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Accelerators of KM maturity: Part 2

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At member-based nonprofit APQC, we use a 146-question KM Capability Assessment Tool to measure organizations against 12 aspects of KM program development, determine where each falls on a five-stage maturity model and highlight gaps that may impede the efficacy of its KM tools and initiatives. Although APQC has collected and validated maturity assessment data for nearly a decade, prior to this year we had never aggregated the responses to explore the broader implications of that rich data set. Our most recent research changes that.

For our current project, we analyzed the capability assessments of 218 participating KM programs, testing more than 90 statistical correlations to reveal interdependencies between capabilities and insights into how KM programs develop over time. The result is a set of foundational KM capabilities we’re calling “accelerators of KM maturity” because putting them in place will vastly increase your odds of building a mature, impactful KM program.

The first article in this series talked about the importance of developing a strategy and business case to underpin and guide your KM program. Once you establish a strategic direction, the next logical step is to start putting resources in place and building a stakeholder network to support the effort. Thus, this month’s article builds on our discussion of strategy with an in-depth look at governance practices designed to accelerate KM maturity and fast-track the development of a focused, sustainable KM program.

The KM core team … and beyond

In our experience, it is extremely difficult—if not impossible—to build KM capabilities of any sophistication without one or more dedicated KM roles. Specific skills are needed to move the KM effort forward, and only full-time resources have the energy and focus required to effectively design, advocate for, benchmark, analyze and continuously improve the KM toolkit. To that end, APQC has identified four KM core team roles that are vital to the success of an enterprise KM program:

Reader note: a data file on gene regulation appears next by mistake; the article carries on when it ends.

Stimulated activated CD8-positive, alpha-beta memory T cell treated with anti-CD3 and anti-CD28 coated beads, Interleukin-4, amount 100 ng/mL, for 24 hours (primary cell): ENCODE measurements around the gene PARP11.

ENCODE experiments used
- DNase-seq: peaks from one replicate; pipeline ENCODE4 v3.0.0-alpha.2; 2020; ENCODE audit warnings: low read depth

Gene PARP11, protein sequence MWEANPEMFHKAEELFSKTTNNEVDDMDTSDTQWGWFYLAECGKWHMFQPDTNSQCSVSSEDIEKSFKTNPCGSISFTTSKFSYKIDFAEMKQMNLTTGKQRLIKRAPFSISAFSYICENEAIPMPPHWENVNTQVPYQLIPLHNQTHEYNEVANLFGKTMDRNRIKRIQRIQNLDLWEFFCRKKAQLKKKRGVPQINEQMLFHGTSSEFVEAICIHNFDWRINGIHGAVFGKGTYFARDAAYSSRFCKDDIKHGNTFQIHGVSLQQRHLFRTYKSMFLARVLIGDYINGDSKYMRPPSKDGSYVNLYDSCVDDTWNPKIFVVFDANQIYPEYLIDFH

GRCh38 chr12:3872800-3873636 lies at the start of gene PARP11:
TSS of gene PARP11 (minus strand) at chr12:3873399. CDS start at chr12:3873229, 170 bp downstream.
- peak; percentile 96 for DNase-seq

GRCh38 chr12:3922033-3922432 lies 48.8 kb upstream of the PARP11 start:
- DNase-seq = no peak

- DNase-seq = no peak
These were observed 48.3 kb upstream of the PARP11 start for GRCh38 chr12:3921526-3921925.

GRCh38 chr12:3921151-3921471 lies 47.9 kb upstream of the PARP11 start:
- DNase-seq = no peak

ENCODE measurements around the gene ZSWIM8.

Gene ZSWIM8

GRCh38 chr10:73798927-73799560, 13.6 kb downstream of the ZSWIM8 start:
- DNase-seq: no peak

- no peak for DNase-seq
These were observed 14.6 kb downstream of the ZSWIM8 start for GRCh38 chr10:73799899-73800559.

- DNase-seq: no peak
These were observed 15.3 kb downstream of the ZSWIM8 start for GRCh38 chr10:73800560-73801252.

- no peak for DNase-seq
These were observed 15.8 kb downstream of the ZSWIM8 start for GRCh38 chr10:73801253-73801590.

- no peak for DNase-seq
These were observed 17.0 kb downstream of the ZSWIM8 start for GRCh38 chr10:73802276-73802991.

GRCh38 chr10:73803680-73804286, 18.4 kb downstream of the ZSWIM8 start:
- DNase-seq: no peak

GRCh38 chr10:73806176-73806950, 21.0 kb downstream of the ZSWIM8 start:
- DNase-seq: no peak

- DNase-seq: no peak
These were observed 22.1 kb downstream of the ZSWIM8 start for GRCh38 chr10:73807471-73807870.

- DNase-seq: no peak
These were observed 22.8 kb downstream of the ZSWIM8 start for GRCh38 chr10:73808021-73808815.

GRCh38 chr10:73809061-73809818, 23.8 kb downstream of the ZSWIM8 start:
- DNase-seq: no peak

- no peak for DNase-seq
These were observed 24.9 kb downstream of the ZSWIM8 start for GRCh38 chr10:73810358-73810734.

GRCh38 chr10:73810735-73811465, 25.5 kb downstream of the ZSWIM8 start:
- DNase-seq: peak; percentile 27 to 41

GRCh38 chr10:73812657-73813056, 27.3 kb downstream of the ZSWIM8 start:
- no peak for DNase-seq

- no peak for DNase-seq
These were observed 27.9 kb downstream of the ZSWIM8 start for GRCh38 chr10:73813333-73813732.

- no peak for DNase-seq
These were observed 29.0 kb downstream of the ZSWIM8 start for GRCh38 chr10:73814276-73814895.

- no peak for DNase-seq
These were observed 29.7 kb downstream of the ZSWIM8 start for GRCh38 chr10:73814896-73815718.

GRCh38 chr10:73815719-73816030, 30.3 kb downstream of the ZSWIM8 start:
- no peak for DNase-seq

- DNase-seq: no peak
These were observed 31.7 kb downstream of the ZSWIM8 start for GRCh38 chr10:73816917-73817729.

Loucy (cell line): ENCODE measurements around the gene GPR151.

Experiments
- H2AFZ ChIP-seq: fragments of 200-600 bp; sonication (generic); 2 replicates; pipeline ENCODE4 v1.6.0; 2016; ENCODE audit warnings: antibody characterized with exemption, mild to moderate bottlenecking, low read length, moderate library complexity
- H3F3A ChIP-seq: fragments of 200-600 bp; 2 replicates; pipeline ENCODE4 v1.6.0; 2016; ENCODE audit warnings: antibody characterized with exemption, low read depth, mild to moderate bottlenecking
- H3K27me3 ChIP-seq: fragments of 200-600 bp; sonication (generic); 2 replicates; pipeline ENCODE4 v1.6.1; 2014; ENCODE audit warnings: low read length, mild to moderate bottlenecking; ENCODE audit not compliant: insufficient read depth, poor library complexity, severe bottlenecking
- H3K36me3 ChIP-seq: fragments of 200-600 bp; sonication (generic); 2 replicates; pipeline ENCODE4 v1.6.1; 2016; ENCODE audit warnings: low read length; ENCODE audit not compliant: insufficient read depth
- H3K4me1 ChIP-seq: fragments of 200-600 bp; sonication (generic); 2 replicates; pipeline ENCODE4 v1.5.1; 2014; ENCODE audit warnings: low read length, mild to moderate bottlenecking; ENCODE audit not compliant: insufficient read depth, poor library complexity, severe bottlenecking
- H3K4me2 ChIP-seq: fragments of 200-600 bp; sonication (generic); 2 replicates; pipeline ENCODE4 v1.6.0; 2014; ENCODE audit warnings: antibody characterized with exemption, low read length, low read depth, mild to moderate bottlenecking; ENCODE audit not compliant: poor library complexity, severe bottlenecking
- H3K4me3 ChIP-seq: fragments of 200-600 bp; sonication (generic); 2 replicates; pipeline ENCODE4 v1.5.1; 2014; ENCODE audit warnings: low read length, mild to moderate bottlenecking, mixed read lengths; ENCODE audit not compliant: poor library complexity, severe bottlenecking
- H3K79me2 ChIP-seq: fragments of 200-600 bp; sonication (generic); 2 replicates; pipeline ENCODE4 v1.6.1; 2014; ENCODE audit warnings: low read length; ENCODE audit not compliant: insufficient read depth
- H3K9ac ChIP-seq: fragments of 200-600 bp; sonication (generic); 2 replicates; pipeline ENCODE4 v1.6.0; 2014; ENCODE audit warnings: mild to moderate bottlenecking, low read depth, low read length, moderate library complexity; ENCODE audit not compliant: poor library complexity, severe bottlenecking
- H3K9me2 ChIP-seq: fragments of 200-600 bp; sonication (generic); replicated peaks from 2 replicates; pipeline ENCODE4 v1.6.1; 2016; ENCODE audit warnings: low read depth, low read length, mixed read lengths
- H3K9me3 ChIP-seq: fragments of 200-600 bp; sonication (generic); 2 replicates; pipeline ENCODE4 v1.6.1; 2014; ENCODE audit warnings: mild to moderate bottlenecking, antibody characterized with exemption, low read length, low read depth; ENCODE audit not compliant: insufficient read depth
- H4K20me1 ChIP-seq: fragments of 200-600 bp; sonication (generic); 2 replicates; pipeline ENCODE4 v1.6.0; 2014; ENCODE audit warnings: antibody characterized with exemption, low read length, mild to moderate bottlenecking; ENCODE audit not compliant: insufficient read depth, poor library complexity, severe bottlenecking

• a KM leader to oversee program development and ensure alignment between KM and the broader business strategy,
  • one or more KM specialists to facilitate the design and deployment of KM approaches,
  • a KM communications director to build awareness of KM and convey the value proposition to various stakeholder groups, and
  • an IT/business analyst to serve as a liaison between KM and IT and ensure that knowledge needs are translated into appropriate technology solutions.

But as essential as a robust KM core team is, our research on the accelerators of KM maturity suggests that the broader governance structure surrounding the KM program has even more impact on the program’s development and durability. While someone has to do the day-to-day work of administering KM tools and approaches, it is the guidance of senior leaders and the support of champions and advocates out in the business that truly propel your KM program forward.

The remainder of this article explores three governance practices that have been proven to accelerate KM maturity and improve the outcomes achieved by KM programs:

  • Allow senior leaders to set KM priorities with input from the business units or domains.
  • Charter a cross-functional steering or advisory committee to guide the KM effort.
  • Secure active champions and resources from the business units.

Engage senior leaders insetting the strategy

In APQC’s 20 years of KM research, active and enthusiastic senior leadership support has been a consistent critical success factor for KM program development. To some extent, the reasons for that are obvious. If executives understand the vision for improved knowledge flow and how it can aid the business, then the KM core team is much more likely to acquire the approvals and funding needed to move forward. Once the program is green-lighted, executive-level engagement helps the core team guide the effort in the right direction and design tools and approaches that target key challenges and opportunities. Sustained alignment of knowledge and business strategy bolsters the case for program enhancement and expansion over time, and visible endorsement and participation from the top help win over reluctant middle managers and drive up participation rates across the organization.